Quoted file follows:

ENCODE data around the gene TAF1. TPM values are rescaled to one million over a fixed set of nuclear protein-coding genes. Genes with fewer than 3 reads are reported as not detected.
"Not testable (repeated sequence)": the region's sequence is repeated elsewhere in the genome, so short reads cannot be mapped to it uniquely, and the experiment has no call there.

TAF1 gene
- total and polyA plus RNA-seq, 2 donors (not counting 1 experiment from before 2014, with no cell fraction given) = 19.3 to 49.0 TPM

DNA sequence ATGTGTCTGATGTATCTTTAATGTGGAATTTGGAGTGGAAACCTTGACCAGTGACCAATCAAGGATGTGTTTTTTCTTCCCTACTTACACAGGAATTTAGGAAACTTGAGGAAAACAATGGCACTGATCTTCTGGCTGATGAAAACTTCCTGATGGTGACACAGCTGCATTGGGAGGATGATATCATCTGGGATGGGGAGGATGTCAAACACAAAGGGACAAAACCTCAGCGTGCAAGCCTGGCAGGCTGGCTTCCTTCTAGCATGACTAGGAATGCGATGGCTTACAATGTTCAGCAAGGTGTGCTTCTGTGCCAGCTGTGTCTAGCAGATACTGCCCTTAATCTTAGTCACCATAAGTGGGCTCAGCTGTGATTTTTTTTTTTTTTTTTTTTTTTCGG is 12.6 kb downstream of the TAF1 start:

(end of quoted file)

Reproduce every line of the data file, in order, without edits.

ENCODE data around the gene TAF1. TPM values are rescaled to one million over a fixed set of nuclear protein-coding genes. Genes with fewer than 3 reads are reported as not detected.
"Not testable (repeated sequence)": the region's sequence is repeated elsewhere in the genome, so short reads cannot be mapped to it uniquely, and the experiment has no call there.

TAF1 gene
- total and polyA plus RNA-seq, 2 donors (not counting 1 experiment from before 2014, with no cell fraction given) = 19.3 to 49.0 TPM

DNA sequence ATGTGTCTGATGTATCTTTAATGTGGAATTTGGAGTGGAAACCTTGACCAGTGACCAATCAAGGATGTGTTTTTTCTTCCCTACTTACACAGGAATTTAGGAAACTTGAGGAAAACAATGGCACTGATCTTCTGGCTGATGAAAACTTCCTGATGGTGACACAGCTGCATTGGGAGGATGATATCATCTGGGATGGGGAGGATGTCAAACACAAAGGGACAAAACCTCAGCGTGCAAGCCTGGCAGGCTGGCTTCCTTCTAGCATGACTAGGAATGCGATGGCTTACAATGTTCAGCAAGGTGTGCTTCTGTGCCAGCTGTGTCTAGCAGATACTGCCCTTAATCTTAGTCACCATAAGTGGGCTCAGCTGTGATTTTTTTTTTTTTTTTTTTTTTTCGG is 12.6 kb downstream of the TAF1 start: